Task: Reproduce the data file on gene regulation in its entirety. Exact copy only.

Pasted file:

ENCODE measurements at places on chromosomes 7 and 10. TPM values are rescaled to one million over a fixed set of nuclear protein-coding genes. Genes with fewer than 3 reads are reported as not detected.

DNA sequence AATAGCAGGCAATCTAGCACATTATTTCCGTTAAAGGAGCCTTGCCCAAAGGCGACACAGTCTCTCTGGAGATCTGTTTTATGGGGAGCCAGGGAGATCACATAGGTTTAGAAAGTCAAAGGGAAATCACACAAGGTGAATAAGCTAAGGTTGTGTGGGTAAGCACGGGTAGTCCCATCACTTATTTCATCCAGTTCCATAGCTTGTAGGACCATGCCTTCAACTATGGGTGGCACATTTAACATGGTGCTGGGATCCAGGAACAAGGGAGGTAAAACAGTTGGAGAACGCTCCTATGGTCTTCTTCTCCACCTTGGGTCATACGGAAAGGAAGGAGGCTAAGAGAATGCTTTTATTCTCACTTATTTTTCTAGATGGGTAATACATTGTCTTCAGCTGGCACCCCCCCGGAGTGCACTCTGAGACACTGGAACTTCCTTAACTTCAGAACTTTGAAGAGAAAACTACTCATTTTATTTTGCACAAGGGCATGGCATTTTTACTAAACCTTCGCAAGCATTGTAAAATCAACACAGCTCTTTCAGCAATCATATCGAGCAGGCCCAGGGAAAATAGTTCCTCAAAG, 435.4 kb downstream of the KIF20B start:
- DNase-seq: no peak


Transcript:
ENCODE measurements at places on chromosomes 7 and 10. TPM values are rescaled to one million over a fixed set of nuclear protein-coding genes. Genes with fewer than 3 reads are reported as not detected.

DNA sequence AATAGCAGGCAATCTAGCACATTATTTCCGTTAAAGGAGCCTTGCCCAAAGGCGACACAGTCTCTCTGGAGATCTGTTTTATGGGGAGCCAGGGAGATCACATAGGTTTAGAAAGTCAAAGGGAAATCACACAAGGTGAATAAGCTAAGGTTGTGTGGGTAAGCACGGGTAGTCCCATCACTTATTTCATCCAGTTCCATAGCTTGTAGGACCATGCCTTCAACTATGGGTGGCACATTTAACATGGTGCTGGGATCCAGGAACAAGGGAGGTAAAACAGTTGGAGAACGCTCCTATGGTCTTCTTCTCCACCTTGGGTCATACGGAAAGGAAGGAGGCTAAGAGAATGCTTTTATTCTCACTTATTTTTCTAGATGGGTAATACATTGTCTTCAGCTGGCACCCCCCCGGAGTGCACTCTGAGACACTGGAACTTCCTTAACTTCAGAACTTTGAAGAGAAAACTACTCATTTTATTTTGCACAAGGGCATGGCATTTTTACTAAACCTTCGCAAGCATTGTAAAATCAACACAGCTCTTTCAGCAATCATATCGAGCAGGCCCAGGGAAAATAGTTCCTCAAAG, 435.4 kb downstream of the KIF20B start:
- DNase-seq: no peak